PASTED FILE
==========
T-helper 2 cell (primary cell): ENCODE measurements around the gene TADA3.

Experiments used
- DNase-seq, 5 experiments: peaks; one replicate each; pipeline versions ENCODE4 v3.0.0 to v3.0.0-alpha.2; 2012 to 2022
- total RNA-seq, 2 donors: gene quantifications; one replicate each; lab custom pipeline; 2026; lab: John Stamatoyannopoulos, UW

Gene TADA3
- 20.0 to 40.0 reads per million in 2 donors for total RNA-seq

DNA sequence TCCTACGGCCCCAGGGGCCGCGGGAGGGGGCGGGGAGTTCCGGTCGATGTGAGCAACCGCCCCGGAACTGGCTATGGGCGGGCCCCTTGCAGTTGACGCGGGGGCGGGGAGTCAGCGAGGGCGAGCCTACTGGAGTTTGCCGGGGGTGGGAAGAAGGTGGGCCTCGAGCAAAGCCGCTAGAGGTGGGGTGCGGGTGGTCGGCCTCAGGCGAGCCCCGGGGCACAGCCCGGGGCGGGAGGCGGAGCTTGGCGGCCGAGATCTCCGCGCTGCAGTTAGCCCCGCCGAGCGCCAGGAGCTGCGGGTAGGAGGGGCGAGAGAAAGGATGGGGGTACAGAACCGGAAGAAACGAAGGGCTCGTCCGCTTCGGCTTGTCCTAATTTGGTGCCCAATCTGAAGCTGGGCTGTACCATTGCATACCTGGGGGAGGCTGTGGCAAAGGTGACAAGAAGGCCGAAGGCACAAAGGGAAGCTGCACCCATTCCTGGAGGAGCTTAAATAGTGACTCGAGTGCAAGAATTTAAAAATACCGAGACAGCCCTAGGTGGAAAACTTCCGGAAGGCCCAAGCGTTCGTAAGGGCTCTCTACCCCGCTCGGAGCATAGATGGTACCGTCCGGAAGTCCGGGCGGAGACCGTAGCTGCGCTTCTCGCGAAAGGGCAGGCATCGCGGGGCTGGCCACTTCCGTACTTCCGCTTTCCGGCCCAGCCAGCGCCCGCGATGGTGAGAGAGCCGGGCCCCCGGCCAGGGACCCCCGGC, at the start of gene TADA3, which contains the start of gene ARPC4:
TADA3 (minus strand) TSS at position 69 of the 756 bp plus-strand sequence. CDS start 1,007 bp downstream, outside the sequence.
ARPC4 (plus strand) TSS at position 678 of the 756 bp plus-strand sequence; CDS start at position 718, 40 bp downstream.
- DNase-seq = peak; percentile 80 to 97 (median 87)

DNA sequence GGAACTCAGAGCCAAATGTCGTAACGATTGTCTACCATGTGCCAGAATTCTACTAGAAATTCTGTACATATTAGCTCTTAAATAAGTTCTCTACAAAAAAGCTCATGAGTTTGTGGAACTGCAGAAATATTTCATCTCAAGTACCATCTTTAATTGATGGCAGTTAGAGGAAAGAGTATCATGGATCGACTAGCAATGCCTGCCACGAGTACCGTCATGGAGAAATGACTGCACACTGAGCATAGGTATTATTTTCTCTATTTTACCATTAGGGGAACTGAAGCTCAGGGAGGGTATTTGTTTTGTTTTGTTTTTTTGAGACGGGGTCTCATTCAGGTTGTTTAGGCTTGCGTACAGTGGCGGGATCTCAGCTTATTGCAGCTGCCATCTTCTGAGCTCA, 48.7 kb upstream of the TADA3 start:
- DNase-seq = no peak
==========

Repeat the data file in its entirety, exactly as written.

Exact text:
T-helper 2 cell (primary cell): ENCODE measurements around the gene TADA3.

Experiments used
- DNase-seq, 5 experiments: peaks; one replicate each; pipeline versions ENCODE4 v3.0.0 to v3.0.0-alpha.2; 2012 to 2022
- total RNA-seq, 2 donors: gene quantifications; one replicate each; lab custom pipeline; 2026; lab: John Stamatoyannopoulos, UW

Gene TADA3
- 20.0 to 40.0 reads per million in 2 donors for total RNA-seq

DNA sequence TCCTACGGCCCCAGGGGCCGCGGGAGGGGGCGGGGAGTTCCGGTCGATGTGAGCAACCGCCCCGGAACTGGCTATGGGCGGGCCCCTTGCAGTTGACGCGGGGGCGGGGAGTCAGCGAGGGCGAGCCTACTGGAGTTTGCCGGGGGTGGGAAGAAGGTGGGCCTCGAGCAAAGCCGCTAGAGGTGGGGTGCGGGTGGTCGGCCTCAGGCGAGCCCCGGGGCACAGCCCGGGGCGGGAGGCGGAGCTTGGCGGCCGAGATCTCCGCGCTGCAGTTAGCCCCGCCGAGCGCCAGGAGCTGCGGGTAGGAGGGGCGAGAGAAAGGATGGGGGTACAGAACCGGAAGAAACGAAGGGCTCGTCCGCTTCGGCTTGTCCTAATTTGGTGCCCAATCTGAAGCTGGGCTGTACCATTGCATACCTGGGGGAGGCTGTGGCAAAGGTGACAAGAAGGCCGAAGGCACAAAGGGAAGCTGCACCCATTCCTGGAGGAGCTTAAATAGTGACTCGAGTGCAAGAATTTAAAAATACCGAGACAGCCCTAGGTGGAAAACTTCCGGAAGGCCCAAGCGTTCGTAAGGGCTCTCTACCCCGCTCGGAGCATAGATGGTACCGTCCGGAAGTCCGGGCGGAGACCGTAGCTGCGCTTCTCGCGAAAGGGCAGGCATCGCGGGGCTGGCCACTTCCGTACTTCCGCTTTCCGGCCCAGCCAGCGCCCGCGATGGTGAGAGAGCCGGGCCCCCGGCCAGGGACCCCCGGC, at the start of gene TADA3, which contains the start of gene ARPC4:
TADA3 (minus strand) TSS at position 69 of the 756 bp plus-strand sequence. CDS start 1,007 bp downstream, outside the sequence.
ARPC4 (plus strand) TSS at position 678 of the 756 bp plus-strand sequence; CDS start at position 718, 40 bp downstream.
- DNase-seq = peak; percentile 80 to 97 (median 87)

DNA sequence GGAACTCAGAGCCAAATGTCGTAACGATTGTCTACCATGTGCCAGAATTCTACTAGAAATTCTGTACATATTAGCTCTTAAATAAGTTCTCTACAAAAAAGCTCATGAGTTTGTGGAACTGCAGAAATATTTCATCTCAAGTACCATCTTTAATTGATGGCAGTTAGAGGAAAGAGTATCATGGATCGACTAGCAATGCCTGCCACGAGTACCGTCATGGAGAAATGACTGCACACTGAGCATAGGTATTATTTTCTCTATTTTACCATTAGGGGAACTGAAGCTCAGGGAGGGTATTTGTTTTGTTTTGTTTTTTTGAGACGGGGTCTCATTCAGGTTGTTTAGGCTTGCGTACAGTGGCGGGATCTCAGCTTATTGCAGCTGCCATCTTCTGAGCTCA, 48.7 kb upstream of the TADA3 start:
- DNase-seq = no peak